Case Report / Case Report + Reviews 1
Introductions serve two major functions: they must inform and they must persuade. The reader must
know immediately what the paper is about, why it was written, and what contribution this research
makes.
The basic 5 step structure of the Introduction will fulfill both of these functions, whether you carefully
write each in the order listed or choose to mix it up a bit. The 5 steps listed below form the basis for
most publication types, so once you get the hang of it, crafting successful introductions is a
straightforward process.
The 5 Steps to an Effective Introduction
1. Establish the Topic -- what is the paper about?
2. Provide Significance -- why does the topic matter? (practical, clinical, or research)
3. Review the (Relevant) Literature -- what key ideas, concepts, definitions must the reader know to
understand the paper AND be convinced that the research is warranted? (leads to gap)
4. Point out the Gap/Motivation -- what missing information (in the published literature) motivates the
paper? (this can be left implied, although readers appreciate an obvious mention)
5. Reveal the Reason -- what question does this paper answer?
1. Case Report -- why/what the case contributes to the clinical literature
2. Research Report -- the research question/statement
3. Review -- the perspective driving the review and preview of topics in the body
Case Studies
There are 3 different sorts of case studies: 1) case examples of typical or atypical patients; 2) case
studies of organizations or groups; 3) case studies of a complex problem. Generally, patient case
studies begin with a concise statement of the pathology/medical/clinical area of the case, provide a key
significance statement, followed by a brief overview of the patients being presented.
Case Report + Reviews are a hybrid genre that can be considered a case report on steroids or a review
paper with real-world (clinical) exemplification. The introduction must accomplish the normal tasks of
introducing the clinical situation, as in case reports, and also the task of framing the case into the larger
literature, as does a review.
Since both start with some mention of the topic, the opening sentences are quite similar to either case
reports or reviews. After, a more in-depth presentation of the condition follows, as in a review, leading
to a "motivation" (gap) type statement that narrows to the topic to the clinical focus of the paper. The
introduction ends there, and the next section begins the case presentation, finishing with a case-focused
review of the literature.
Case Report / Case Report + Reviews 2
#1: Lethal giant cell arteritis with multiple ischemic strokes despite aggressive
immunosuppressive therapy / http://www.ncbi.nlm.nih.gov/pubmed/20609853
Giant cell arteritis (GCA), also called temporal arteritis, is the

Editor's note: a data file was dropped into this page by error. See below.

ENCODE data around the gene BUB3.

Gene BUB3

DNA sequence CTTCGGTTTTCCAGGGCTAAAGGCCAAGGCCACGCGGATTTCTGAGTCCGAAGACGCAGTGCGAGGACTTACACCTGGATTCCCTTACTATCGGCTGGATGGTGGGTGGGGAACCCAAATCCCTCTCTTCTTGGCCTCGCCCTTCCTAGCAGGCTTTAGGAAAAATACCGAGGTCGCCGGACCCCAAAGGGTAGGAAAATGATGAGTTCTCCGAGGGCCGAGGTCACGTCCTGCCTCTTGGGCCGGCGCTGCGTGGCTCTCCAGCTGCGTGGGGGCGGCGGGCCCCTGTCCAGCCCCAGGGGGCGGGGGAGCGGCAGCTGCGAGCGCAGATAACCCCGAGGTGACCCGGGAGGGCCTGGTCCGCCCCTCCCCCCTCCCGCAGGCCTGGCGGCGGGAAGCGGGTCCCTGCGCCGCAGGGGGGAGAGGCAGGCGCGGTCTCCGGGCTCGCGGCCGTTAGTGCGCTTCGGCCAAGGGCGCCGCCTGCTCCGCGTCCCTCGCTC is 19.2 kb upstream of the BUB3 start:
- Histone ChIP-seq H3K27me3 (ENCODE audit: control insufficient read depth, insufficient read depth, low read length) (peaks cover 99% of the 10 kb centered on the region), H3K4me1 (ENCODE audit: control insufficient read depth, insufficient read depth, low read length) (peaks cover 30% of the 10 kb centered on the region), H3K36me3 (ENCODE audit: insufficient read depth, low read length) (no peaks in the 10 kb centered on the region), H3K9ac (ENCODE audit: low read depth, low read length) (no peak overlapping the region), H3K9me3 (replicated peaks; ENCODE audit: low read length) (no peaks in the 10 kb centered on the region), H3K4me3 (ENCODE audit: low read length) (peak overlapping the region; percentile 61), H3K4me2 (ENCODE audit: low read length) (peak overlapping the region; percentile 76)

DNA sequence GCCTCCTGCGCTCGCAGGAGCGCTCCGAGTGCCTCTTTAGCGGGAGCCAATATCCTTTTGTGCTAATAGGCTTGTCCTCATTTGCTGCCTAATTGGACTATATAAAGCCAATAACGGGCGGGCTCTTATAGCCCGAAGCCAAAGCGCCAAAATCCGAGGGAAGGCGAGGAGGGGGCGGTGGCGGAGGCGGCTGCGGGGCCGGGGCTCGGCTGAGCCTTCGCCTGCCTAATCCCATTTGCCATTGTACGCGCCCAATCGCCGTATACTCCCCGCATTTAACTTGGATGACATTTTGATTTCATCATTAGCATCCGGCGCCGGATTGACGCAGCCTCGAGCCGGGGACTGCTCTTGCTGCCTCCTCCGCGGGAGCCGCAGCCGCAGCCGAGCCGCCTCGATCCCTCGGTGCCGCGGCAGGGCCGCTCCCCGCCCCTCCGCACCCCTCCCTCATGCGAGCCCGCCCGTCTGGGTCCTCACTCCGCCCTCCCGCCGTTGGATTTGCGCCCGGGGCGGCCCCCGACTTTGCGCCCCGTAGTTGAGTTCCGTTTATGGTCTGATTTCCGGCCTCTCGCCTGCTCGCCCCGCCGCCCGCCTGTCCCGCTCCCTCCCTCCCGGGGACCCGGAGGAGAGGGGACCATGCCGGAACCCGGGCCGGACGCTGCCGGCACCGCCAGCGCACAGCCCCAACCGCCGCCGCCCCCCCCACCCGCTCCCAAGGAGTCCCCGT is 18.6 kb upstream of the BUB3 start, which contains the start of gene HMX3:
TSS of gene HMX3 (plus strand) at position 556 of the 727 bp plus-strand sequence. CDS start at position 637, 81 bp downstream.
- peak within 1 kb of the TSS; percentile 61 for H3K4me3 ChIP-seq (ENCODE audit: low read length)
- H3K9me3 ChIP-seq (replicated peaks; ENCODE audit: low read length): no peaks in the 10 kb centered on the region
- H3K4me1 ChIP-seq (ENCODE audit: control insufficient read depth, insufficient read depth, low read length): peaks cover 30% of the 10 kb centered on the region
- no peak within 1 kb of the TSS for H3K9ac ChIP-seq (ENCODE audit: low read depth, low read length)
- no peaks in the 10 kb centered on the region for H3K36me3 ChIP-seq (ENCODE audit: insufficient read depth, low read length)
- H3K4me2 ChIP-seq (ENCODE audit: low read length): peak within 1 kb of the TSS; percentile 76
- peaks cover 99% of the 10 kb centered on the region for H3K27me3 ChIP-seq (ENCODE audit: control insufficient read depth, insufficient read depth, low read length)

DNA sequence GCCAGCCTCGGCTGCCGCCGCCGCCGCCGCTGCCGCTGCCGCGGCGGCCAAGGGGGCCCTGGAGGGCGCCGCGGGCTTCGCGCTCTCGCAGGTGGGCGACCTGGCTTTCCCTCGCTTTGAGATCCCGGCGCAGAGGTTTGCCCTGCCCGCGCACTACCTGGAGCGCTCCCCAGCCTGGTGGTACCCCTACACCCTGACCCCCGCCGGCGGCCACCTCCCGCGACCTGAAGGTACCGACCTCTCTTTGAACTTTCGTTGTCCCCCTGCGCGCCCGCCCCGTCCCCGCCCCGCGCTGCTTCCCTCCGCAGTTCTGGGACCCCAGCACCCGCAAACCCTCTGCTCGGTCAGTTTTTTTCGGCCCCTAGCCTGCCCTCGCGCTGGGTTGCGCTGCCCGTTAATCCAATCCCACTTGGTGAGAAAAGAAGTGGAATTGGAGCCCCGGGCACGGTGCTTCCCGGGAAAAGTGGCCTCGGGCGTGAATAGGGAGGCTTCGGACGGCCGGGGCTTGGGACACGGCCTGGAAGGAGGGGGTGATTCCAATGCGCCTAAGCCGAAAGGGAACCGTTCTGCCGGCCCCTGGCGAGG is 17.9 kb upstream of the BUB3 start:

most common form of systemic vasculitis in adults, typically
involving large and medium-sized vessels in patients over the
age of 50. The majority of patients respond well to treatment
with high-dosed steroids. A subset of patients develops a more
malignant course with recurrent ischemic strokes from
involvement of the distal vertebral or internal carotid arteries.
We present two patients with GCA involving both the bilateral
distal vertebral and internal carotid arteries with repeated
infarcts and death despite escalating immunosuppressive
therapies.
Medical condition/situation
Problem presented by case
Brief intro to patient cases,
including outcomes
#2: Two cases of recurrent stroke in treated giant cell arteritis: diagnostic and
therapeutic dilemmas / http://www.ncbi.nlm.nih.gov/pubmed/20661069
Stroke is the most common cause of death in giant cell arteritis
(GCA),1 occurring in 3% of patients in the 10 weeks following
the diagnosis of GCA.2 The extent to which persistent
inflammatory
vasculitic
occlusion,
thrombocytosis,
procoagulant effect of inflammatory mediators, iatrogenic
effect of steroids, or coexisting atherosclerosis might
contribute to this risk is unclear.3,4 This creates a diagnostic
and therapeutic dilemma in treating patients recently diagnosed
with GCA, who present with stroke after initiation of steroid
therapy.
We report 2 patients with GCA who developed repeated
strokes in different circulatory territories following steroid
initiation, despite resolution of cranial symptoms and
normalization of inflammatory markers. The extensive and
frequent pattern of onset was disproportionate to their risk
factor profile for atherosclerosis. In the first case, MRI
imaging and repeat temporal artery biopsy (TAB) suggested
persistence of arteritis, and an increase in immunosuppressive
treatment was associated with an arrest in the sequence of